Click the links to watch the videos, which will appear in a new window.
Click to download PDFs:
Click on the links below to register for these upcoming webinars:
Friday, April 7
Noon-1 p.m. EDT – Section 1115 authority
Friday, April 28
2 p.m. EDT – Rulemaking, Agency Authority, and the Administrative Procedures Act – An Overview
This NHeLP fact sheet provides information about health services for children, under age of 21, in schools. Many of the services are provided in schools, and some these services are provided Medicaid and/or the Individuals with Disabilities Education Act, or IDEA.
DOWNLOAD PUBLICATION (IDEA – Health Services in Schools – 1 Pager)
Health services in schools.
- Services provided in schools can play an important role in child and adolescent health care.
- Many services are already provided in schools: through school-based health clinics, school nurses, or through special education programs. This includes services such as mental health services and physical, occupational, and speech therapies.
- Some of these services can be covered by Medicaid.
- Early and Periodic Screening, Diagnostic and Treatment (EPSDT)
Medicaid services for children.
- Medicaid requires that children under age 21 get Early and Periodic Screening, Diagnostic, and Treatment services, or EPSDT.
- EPSDT covers screenings (checkups) and treatment for medical, mental health, dental, vision, and hearing problems.
- Treatment includes services that can provided in schools, like:
Physical, occupational, and speech therapy.
Hearing and vision screenings.
Behavioral health services.
In the fourth paper in our “What Makes Medicaid, Medicaid?” series, NHeLP experts explain the provisions and protections that ensure Medicaid beneficiaries gain access to quality health care services. Senior Attorney Abigail Coursolle, Senior Policy Analyst David Machledt, and Senior Attorney Wayne Turner write, “Medicaid is designed to include many protections that ensure that beneficiaries get more than a coverage card. Medicaid ensures that beneficiaries have access to a range of services specifically designed for their needs.”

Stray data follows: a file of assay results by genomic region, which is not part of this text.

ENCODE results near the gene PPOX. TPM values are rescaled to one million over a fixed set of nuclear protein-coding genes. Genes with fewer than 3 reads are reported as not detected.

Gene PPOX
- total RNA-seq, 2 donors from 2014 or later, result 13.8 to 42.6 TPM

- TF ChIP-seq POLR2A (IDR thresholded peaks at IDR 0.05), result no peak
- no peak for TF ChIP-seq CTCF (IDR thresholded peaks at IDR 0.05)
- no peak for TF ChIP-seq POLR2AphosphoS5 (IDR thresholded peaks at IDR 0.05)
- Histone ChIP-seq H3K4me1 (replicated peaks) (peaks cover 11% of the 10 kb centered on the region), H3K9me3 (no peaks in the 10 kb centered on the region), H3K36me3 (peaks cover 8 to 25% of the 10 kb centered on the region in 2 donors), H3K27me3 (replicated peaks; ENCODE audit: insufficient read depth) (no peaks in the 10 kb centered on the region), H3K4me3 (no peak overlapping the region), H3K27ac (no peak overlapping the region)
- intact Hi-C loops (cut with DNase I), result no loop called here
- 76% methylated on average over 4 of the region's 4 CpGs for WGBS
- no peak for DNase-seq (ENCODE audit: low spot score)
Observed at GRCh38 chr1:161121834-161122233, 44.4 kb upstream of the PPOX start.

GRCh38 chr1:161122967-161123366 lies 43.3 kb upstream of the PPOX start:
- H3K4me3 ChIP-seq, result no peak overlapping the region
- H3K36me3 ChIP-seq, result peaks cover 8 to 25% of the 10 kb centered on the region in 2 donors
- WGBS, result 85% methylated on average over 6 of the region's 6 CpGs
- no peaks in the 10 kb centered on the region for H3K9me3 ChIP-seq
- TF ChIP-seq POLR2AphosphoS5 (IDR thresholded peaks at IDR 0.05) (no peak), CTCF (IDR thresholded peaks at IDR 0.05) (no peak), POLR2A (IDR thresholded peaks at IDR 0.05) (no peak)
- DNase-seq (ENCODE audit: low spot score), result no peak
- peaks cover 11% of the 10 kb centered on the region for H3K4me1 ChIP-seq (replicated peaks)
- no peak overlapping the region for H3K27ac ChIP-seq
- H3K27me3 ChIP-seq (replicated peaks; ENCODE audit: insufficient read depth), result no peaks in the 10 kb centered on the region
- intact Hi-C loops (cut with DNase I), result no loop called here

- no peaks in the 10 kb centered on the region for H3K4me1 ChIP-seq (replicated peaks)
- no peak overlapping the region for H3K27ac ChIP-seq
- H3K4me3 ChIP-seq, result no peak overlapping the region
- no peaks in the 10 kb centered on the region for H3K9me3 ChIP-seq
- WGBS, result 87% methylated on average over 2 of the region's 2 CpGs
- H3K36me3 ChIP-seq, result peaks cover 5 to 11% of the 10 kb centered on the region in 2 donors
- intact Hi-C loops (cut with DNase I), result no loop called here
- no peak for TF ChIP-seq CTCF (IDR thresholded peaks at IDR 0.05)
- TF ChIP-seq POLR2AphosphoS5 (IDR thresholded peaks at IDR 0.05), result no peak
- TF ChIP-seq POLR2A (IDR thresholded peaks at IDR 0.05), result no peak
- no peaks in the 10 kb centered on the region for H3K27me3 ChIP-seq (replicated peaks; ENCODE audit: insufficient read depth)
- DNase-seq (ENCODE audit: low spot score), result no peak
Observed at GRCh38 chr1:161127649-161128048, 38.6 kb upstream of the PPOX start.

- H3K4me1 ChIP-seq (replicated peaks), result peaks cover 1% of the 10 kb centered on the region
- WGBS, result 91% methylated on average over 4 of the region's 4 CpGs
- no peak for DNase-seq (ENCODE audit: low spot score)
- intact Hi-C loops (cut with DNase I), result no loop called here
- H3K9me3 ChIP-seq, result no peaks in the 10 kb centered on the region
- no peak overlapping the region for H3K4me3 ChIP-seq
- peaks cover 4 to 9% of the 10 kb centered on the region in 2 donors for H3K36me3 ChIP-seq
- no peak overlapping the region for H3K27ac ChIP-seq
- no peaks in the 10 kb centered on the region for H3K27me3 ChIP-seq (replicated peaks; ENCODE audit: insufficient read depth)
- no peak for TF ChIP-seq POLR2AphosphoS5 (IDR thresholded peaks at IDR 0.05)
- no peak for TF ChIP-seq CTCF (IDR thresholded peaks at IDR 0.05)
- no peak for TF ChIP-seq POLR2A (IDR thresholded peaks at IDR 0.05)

- Under current law, states have tremendous flexibility in designing their Medicaid programs to determine low-income people eligible and enroll them in coverage.
- Medicaid operates efficiently by ensuring that low-income people are enrolled into coverage when they need it.
- Medicaid coverage is designed to provide continuous coverage for pregnant women and newborns.
- Medicaid ensures that beneficiaries can get to their medical and specialty care appointments through transportation assistance.
- Medicaid contains protections designed to get beneficiaries who need prescription medication access to their treatment quickly.
- Medicaid gives beneficiaries the right to access the providers they need to treat their health conditions.
Legal Director Jane Perkins, and Policy Analyst Ian McDonald detail why adding a work requirement to Medicaid is “legally suspect.” They explain that currently the Medicaid Act has four requirements that an individual must meet that do not include a mandatory work requirement. “A number of courts,” Perkins and McDonald write, “have recognized that states may not ‘add additional requirements for Medicaid eligibility’ that are not set forth in the Medicaid Act.” They also note that the purpose of Medicaid is to “furnish medical assistance to low-income individuals who cannot afford the costs of medically necessary services and to furnish ‘rehabilitation and other services to help [such individuals] attain or retain capability for independence or self-care. A mandatory work requirement is not medical assistance; it is not a service provided to Medicaid beneficiaries.”
Executive SummaryIn an effort to win conservative members’ support for the Affordable Care Care Act repeal bill, House Republicans have added a work requirement for Medicaid to the measure. In this issue brief, NHeLP Managing Attorney of the DC office Mara Youdelman, Legal Director Jane Perkins, and Policy Analyst Ian McDonald detail why such work requirements “run counter to the purpose of Medicaid.” They conclude, “Work requirements would stand Medicaid’s purpose on its head by creating barriers to coverage and the pathway to health that the coverage represents.”DOWNLOAD PUBLICATION